When an obstructive ventilatory defect occurred, the lung volume values were similar for the plethysmographic and radiographic methods, making them largely comparable. In contrast, significantly reduced lung volumes were found in average for the He dilution technique as compared with the others (fig. 2). The mean value of the difference between TLC,He versus TLC,pleth and TLC,He versus TLC,CT in the obstructed patients is not a bias, but reflects the fact that in several of those patients the TLC measurements obtained by the dilutional method are lower, albeit not wrong (fig. 3b). Actually, if the gas tracer during the multi-breath technique cannot reach some lung regions because they are served by small airways functionally closed at end-expiratory lung volume (i.e. FRC), this lung volume and the others subsequently computed (i.e. RV and TLC) will be necessarily smaller. We have to point out that this difference was not present in all cases of chronic airflow obstruction, but presumably only when functional closure of some small airways occurs during tidal breathing (i.e. at FRC) [14,15].
As a general comment, we would like to emphasize the concept that there is no superiority of one method over the others, because it is a matter of appropriateness rather than accuracy. In fact, each method quantifies the lung volumes by measuring different things (the compressible air in the thorax, the air in the lung accessible by a gas tracer and the pixels with radiological air density). In some pathophysiological conditions overlaps are measured, in other conditions this does not happen.
Several strengths can be claimed in this study. For each subject, lung volumes were measured sequentially with the 3 methods on the same morning at the same institution and using the same technologies. This eliminates any potential error due to different instrumentations and technical procedures, and different time intervals between the lung volume measurements with different methods.
In addition, to our knowledge, this is the first study using both spirometry gating and shutter occlusion during CT scan measurement of TLC in the supine position. This approach has to be underlined because it allows a strict control of complete lung inflation avoiding any inadvertent air loss from the subject during the CT scan acquisition time. Moreover, the anatomical dead space was calculated during CT scan measurement of TLC. This might partially explain why in previous studies, in contrast with our results, CT scan values of TLC were significantly lower than those obtained by body plethysmography .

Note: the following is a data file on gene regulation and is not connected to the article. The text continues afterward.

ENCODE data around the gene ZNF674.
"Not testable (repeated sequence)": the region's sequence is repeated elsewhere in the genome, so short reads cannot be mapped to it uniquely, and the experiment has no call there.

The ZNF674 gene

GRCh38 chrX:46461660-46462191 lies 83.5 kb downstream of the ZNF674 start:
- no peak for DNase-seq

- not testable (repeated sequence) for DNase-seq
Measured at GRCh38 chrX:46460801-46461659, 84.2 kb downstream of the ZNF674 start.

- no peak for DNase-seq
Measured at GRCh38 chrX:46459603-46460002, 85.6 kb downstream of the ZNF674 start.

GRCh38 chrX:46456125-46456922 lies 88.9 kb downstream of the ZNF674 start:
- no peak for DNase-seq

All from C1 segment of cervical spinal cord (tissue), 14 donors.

Finally, to compare the lung volumes obtained with these 3 methods, accurate measurements of VC, even in the supine position, were performed in each subject to allow the correction needed because of different body position (supine vs. seated). In fact, TLC measured during recumbency, as required by CT scan, is intrinsically lower, mainly because a greater amount of blood is conveyed to the thorax following the posture-related increase in venous return from the legs, thus reducing the available air volume [16,17].
During lung volume measurement with the body plethysmograph, we carefully adopted a low panting frequency and a strong support of the cheeks and chin that tend to eliminate the damping and/or delay between the alveolar pressure and mouth pressure changes potentially occurring in the presence of airflow obstruction . Reduced and/or delayed mouth pressure swings as compared with the alveolar ones during compression and decompression maneuvers against a closed shutter have been invoked to support the idea that body plethysmography induces artifactual increase in lung volumes in patients with chronic obstructive pulmonary disease and chronic or acute asthma [18,19]. In our cases, similar results were obtained with CT scan and body plethysmography in patients suffering from an obstructive defect, suggesting that following an adequate approach, the lung volumes measured by a body plethysmograph are not systematically overestimated and may be accurate also in patients with high airway resistance.
Therefore, as far as possible, we tried to control any potential source of error of measurement inherent to the different procedures related to the different methods in order to carefully compare the respective values of lung volumes obtained by each of them. It must be stressed, however, that the CT scan lung volumes were measured only once, whereas the values of the lung volumes obtained with the other methods were the mean of at least two acceptable measurements.
On the other hand, a limitation of the study could be the small number of the subjects in each group. However, each measurement was made at our best, and the range of airflow obstruction severity, according to baseline FEV1 values as % predicted, was very large in the group with obstructive defects, leaving us very confident that these results were not obtained simply by chance.
In conclusion, both radiographic (i.e. CT scan with spirometric gating) and plethysmographic methods provide similar values of lung volumes in all circumstances, suggesting that body plethysmography, when performed with a standardized procedure, does not overestimate TLC, FRC and RV even in the presence of airflow obstruction. In contrast, the He dilution method can measure lower lung volumes in some patients with airflow obstruction. Actually, these methods are complementary because the difference in FRC between the He dilution technique and body plethysmography (or CT scan) eventually found in obstructed patients might be very useful to quantify the amount of lung volume that is not appropriately ventilated due to the functional closure of small airways at end-expiratory lung volume.
Financial Disclosure and Conflicts of Interest
All authors declare no conflicts of interest concerning the content of this study.